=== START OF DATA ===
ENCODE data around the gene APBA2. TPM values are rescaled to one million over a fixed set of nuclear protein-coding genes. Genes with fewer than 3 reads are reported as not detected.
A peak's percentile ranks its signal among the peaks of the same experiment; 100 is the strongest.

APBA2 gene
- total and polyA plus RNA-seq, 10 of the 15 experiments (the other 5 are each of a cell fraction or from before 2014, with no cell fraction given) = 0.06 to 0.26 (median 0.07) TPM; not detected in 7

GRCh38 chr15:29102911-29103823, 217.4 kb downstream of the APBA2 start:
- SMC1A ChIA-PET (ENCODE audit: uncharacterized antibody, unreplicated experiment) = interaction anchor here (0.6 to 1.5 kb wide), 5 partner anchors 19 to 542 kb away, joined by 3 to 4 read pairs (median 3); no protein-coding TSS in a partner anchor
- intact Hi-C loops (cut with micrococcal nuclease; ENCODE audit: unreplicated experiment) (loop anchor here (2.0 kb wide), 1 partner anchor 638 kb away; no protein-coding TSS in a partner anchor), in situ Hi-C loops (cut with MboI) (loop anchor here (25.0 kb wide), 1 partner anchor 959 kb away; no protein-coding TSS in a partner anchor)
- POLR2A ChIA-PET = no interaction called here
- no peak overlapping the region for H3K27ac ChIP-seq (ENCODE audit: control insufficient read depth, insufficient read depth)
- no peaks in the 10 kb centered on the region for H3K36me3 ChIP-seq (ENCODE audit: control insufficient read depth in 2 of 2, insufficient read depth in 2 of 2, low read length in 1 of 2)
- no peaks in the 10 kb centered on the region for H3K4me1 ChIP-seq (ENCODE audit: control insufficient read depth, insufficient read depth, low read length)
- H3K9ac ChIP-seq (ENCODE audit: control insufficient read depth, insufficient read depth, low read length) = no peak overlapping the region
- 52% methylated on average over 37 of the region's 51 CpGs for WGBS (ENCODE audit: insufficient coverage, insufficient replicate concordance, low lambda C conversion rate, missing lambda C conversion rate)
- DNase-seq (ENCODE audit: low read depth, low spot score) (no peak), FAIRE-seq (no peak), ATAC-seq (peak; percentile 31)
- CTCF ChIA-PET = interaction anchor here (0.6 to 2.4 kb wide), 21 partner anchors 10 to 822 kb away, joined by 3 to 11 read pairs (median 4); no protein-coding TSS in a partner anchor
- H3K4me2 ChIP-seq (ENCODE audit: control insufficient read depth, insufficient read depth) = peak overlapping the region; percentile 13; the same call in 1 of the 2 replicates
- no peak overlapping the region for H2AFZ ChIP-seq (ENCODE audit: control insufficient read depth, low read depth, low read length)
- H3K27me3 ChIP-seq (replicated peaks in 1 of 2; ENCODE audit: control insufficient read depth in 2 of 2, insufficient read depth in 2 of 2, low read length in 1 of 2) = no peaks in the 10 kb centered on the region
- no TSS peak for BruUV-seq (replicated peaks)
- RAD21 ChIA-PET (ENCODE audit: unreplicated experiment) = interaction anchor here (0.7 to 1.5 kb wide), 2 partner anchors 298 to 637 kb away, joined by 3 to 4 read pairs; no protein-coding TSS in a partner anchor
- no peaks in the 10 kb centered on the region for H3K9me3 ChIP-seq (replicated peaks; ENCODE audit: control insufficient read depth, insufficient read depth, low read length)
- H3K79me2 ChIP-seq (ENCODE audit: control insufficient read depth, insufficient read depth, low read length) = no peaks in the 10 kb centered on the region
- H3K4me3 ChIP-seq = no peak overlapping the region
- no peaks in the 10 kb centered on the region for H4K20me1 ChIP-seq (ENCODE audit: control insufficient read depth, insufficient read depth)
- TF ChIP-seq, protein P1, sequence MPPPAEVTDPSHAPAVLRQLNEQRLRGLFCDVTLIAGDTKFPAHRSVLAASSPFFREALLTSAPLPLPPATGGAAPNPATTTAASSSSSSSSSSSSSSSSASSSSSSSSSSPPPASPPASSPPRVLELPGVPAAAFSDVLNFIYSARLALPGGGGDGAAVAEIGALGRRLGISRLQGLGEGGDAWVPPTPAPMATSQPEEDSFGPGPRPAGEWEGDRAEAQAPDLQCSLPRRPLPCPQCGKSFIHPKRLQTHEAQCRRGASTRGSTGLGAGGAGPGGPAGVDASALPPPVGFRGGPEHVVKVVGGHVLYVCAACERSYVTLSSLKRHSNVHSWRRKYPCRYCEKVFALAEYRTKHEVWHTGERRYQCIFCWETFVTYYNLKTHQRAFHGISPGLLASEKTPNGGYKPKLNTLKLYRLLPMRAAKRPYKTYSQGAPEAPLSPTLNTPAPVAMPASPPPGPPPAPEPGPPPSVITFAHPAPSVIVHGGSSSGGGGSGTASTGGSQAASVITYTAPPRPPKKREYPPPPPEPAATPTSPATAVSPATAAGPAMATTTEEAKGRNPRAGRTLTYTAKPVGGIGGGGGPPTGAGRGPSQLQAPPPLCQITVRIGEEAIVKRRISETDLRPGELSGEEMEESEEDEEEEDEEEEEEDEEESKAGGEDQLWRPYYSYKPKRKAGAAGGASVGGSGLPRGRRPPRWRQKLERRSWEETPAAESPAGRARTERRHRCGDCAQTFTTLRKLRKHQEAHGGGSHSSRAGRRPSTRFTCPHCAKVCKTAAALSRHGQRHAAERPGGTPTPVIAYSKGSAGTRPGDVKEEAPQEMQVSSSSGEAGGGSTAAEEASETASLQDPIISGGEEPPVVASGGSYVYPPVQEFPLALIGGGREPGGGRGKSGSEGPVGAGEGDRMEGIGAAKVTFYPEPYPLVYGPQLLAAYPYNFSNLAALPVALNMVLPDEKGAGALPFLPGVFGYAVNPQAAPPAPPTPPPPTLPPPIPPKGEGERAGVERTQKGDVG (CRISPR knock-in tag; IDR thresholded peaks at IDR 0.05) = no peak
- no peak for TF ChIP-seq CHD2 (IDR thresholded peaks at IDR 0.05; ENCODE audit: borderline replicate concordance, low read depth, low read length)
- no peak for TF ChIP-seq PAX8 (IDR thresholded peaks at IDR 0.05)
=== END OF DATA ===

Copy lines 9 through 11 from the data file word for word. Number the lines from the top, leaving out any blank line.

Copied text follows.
- no peak overlapping the region for H3K27ac ChIP-seq (ENCODE audit: control insufficient read depth, insufficient read depth)
- no peaks in the 10 kb centered on the region for H3K36me3 ChIP-seq (ENCODE audit: control insufficient read depth in 2 of 2, insufficient read depth in 2 of 2, low read length in 1 of 2)
- no peaks in the 10 kb centered on the region for H3K4me1 ChIP-seq (ENCODE audit: control insufficient read depth, insufficient read depth, low read length)